Ethiopian food consists of a big pancake-like bread called injera topped with spicy stews, which frequently includes beef, lamb, vegetables and different types of legumes, such as lentils.
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What does a Bolivian know about making Ethiopian food at home?
Well, I married a guy who grew up in Kenya and his favorite food is, I bet you guessed already. Yes, Ethiopian food.
I have to say that thanks to my husband I've tried foods from different parts of the world that I would never have thought would become my favorites too.
Because of his love for Ethiopian food, he asked a friend who at that time lived in Ethiopia, to send him a few recipes.
It took us a while to get all the ingredients together to make our first batch of berbere, as we were living in Paraguay and had asked my father in law to send us some spices from the US.
Making berbere at home was an adventure! I started roasting the spices and it became too painful to continue (roasting chili peppers should be done outside!), I left the house with our guests and kids, and my husband continued with the task.
Everything I cooked in that pan for the next month came out spicy 😅
That was about 13 years ago, and every year for my husband's birthday I try to make a few dishes to share with our friends.
So, where do I get my recipes from?
A friend of mine gave me an Ethiopian cookbook called Exotic Ethiopian Cooking and it talks a little bit about the culture, spices and how to eat Ethiopian food.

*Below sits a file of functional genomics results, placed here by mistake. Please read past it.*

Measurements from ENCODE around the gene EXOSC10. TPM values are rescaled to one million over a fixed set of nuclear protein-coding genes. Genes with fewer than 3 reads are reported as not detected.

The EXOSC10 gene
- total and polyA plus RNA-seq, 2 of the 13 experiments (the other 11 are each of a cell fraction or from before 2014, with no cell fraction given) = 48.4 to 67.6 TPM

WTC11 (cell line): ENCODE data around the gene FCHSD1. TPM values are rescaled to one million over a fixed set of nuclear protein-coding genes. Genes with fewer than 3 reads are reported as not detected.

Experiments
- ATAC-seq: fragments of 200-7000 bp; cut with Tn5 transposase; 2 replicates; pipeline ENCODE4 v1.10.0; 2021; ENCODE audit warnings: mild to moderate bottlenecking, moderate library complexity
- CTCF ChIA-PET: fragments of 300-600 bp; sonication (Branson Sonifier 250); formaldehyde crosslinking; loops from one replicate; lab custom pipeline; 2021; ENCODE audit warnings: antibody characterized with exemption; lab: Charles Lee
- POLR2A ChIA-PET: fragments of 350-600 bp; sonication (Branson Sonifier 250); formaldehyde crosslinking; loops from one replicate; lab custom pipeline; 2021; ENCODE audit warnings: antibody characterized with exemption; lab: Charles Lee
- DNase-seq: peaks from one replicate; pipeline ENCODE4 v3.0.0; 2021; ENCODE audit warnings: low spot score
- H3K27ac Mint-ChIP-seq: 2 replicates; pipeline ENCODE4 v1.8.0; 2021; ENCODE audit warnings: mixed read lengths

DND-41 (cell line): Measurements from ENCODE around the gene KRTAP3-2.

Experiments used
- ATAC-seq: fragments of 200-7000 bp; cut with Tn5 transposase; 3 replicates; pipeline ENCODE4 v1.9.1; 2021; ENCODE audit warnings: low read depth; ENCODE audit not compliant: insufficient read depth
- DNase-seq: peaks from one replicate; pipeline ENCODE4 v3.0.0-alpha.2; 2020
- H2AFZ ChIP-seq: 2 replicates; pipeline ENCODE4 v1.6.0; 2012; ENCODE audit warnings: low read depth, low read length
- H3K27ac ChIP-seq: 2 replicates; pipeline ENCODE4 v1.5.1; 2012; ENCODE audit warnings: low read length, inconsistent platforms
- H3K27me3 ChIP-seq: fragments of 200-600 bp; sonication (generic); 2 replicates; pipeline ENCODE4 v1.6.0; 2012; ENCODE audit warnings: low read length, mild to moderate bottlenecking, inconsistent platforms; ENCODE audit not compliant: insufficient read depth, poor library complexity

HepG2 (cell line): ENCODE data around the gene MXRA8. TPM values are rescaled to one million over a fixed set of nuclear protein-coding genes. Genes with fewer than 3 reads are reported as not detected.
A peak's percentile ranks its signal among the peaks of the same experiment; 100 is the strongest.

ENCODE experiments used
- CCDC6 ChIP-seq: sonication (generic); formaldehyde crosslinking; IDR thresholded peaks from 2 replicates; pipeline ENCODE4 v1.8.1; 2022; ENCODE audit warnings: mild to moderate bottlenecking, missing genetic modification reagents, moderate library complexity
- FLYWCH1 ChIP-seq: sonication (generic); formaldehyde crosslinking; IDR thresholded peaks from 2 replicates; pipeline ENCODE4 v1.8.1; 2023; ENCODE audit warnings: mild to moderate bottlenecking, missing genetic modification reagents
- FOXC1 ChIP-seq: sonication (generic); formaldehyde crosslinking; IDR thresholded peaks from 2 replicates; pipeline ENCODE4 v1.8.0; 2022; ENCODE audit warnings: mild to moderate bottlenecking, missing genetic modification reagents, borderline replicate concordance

Of course, YouTube is my favorite source of recipes. I've been following How to Cook Great for many years. Some of the recipes don't have English subtitles, but because they are simple and you can see the ingredients, they are easy to follow.
Ingredients for Injera
Ethiopian injera is a fermented sourdough pancake-like bread.
You can make injera with different types of flour.
I'm sharing with you 2 different kinds of injera: all-purpose flour injera, since you can find it in every country, and gluten-free injera made with teff and rice flour.
I got my rice flour at an Indian grocery store, it's so much cheaper than buying online or other regular stores.
To make injera, you'll need about 5 to 14 days. Depending on how sour you like your bread to be.
Niter Kibbeh (Ethiopian Butter)
This spiced clarified butter is an important ingredient for many Ethiopian dishes.
Find the recipe here.
It has a few ingredients that are a little bit hard to find outside Ethiopia. For many years I've made it without Kosseret and Besobela. The results were still amazing and make the stews taste even better.
Berbere for Ethiopian Food
Berbere is a spice blend used to season many Ethiopian dishes.
If you live in a big city with a few Ethiopian restaurants, you might be able to find a store that sells berbere. Get it there! and if you are lucky, the restaurant might be willing to sell you some.
We've had people bring us berbere from Ethiopia, and every bag had a slightly different flavor.
If you are feeling courageous and want to make it at home, follow this video from Ethcooks. Although the whole video is not in English, the list of ingredients is.
So, get your ingredients ready and let's make Ethiopian food at home!